This is a sample article from the August 2011 issue of EEnergy Informer.
The world needs a lot of energy, mostly from oil, gas, and coal — oh — and some renewable resources
The year 2010 was a good year and a bad year for the company once known as British Petroleum, for a while Beyond Petroleum, and now simply BP. It was a good year because following the 2008 global recession, the demand for energy — and oil — rebounded in 2010, welcomed news if you are an oil company. It was a bad year because memories of the Deepwater Horizon accident in the Gulf of Mexico are still fresh in the public’s mind, certainly those affected by the massive oil spill.
In June, BP released the 60th edition of its annual energy data bible, Statistical Review of World Energy — a sought after report. For the first time, this year’s edition includes renewable energy statistics in the main report — a significant addition suggesting that renewable resources are now more than a blip on the energy radar screen — but barely.
Despite all the headlines, subsidies and massive growth rates experienced over the past few years, renewable resources — excluding hydro electricity — account for a mere 1.3% or global primary energy consumption and 3.3 of global power generation. You needed a magnifying glass in 1985 to see the renewable component on the chart (see thin sliver below coal). It is now visible to the naked eye, but only if you have good eyesight.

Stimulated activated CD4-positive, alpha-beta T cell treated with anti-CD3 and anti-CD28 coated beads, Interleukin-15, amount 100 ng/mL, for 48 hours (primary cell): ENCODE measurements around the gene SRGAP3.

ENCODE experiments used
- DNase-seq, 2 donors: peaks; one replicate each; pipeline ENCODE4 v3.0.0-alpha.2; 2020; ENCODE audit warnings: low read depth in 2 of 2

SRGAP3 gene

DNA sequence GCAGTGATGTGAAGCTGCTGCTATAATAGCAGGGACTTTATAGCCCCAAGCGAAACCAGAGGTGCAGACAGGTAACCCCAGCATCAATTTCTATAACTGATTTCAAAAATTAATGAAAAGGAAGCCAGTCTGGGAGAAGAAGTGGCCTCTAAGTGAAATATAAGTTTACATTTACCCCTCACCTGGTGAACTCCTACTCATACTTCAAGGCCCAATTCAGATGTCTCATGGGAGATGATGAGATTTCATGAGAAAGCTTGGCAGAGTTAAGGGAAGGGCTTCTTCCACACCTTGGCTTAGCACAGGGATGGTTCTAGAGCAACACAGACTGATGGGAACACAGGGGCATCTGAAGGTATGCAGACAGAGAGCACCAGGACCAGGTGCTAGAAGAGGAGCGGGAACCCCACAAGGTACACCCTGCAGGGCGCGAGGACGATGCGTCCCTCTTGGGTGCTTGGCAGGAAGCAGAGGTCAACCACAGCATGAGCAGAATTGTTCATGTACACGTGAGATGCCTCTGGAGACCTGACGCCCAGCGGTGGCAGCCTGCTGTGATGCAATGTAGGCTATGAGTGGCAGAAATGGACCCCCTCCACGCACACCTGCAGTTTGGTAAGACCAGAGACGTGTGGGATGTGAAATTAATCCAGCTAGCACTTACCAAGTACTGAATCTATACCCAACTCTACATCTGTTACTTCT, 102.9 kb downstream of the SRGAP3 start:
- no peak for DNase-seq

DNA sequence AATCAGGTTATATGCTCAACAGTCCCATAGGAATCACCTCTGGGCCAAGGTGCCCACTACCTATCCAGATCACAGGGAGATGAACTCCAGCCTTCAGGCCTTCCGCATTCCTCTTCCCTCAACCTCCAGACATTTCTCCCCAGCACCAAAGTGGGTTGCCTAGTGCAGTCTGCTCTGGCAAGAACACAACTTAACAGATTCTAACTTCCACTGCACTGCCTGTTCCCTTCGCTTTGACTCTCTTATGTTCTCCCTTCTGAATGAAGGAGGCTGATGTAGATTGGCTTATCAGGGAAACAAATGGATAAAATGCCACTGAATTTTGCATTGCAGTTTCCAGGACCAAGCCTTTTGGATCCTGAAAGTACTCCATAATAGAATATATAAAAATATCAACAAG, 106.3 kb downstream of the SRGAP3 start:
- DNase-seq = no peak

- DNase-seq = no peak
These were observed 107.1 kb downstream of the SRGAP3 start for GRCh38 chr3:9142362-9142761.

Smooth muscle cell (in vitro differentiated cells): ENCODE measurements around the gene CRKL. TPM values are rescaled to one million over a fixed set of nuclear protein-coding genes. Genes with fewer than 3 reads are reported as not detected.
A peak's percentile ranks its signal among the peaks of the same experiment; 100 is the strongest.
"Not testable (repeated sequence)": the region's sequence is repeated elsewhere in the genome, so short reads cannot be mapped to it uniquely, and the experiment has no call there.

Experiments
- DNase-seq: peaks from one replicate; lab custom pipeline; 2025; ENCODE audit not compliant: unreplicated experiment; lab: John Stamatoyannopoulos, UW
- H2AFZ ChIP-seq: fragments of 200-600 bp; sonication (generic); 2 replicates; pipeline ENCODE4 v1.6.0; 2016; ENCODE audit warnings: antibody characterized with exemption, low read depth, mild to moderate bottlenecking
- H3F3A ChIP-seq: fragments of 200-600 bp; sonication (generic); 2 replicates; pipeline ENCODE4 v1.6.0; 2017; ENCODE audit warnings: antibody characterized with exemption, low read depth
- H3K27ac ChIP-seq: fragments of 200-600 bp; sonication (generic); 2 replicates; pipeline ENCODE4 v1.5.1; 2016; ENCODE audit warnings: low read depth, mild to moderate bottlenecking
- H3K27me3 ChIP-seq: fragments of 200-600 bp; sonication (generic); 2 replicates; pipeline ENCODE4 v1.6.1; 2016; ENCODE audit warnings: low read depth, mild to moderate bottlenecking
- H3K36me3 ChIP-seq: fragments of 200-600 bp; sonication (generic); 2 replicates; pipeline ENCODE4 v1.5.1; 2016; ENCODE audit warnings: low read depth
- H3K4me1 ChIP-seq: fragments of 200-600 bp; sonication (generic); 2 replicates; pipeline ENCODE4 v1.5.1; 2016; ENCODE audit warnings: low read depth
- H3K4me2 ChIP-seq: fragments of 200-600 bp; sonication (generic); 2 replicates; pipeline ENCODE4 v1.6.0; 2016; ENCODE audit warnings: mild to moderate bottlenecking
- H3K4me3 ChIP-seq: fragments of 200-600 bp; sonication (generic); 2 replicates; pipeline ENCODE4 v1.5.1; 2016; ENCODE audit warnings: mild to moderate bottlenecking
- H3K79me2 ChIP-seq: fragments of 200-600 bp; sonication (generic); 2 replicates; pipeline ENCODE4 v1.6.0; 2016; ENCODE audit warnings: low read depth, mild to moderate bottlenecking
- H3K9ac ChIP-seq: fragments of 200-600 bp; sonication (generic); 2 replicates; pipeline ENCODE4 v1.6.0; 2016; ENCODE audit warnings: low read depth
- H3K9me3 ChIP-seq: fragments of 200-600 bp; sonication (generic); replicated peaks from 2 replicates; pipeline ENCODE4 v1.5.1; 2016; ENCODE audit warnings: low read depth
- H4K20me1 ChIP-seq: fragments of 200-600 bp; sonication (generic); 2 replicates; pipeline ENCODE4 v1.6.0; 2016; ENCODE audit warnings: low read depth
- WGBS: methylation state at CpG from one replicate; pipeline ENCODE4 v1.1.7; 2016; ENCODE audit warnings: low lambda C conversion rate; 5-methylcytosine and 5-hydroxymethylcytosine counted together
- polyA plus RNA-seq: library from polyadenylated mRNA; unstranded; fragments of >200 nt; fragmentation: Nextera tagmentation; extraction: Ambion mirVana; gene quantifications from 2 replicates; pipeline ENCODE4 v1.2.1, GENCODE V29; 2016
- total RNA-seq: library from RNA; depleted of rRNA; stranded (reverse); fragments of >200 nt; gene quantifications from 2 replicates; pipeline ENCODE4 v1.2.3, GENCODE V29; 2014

BP provides the historical data in a dispassionate fashion with little commentary. Yet the underlying message is clear. Per capita energy consumption, for example, is far from uniform, to put it mildly (see map above). Ditto for per capita emissions of greenhouse gases, for those concerned about climate change. The price of oil may be high by historical standards, but a relative bargain compared to 2008 before the global financial collapse.
Unlike many other energy studies, BP’s report is wholly historical hence no projections of future growth or speculation about future prices.
While the bulk of the proven reserves of oil remain concentrated in the Middle East, other regions have grown in importance since 1990s.
In the mean time, the global ratio of reserves-to-production has remained relatively flat, around 50% for the past 30 years, suggesting that we are not finding a lot of new reserves relative to current production levels. Many refer to this as the end of easy oil — but no need to panic yet.
Coal consumption, despite concerns about climate change, remains robust, growing 7.6% in 2010. Unlike oil and natural gas, however, coal production and consumption is rather concentrated among a few major economies shown in accompanying bar chart.